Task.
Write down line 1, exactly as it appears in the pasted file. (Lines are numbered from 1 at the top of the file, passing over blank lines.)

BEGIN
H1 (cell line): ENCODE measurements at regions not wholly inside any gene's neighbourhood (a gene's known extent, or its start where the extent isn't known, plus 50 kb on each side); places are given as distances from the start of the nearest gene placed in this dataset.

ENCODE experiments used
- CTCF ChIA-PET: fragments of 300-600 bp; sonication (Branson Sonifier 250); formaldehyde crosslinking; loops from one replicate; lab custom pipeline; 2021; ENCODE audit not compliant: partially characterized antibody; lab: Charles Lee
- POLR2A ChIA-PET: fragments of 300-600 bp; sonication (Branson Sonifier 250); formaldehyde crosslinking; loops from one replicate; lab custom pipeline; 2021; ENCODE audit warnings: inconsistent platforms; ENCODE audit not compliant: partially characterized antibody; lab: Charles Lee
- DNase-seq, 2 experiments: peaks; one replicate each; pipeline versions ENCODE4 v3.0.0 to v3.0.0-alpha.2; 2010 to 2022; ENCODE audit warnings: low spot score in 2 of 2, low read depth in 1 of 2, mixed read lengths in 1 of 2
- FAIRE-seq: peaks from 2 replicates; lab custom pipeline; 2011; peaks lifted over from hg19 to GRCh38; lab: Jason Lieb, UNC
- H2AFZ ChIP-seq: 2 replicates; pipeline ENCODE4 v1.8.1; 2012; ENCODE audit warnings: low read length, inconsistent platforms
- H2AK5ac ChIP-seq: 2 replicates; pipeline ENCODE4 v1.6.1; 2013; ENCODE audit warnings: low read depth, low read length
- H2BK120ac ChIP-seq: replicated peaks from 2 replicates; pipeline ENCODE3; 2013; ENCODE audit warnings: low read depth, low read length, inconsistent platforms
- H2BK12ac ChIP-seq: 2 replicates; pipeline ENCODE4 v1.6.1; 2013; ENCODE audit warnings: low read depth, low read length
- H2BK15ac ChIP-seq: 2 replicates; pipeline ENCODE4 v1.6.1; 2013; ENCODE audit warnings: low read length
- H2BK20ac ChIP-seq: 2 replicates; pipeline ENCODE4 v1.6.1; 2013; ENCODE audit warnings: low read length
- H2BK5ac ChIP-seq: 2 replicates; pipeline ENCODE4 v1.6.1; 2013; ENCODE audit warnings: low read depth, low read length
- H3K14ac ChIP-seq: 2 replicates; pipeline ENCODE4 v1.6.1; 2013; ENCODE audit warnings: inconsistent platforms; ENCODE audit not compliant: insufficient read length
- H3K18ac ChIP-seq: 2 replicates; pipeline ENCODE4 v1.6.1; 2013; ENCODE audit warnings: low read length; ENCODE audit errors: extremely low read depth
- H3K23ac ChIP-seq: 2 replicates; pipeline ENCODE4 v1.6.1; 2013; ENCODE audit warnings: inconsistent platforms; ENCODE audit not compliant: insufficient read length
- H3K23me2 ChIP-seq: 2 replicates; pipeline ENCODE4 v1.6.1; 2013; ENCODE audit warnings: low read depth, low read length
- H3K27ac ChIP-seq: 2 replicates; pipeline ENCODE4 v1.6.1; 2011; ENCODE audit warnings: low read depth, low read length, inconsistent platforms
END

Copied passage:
H1 (cell line): ENCODE measurements at regions not wholly inside any gene's neighbourhood (a gene's known extent, or its start where the extent isn't known, plus 50 kb on each side); places are given as distances from the start of the nearest gene placed in this dataset.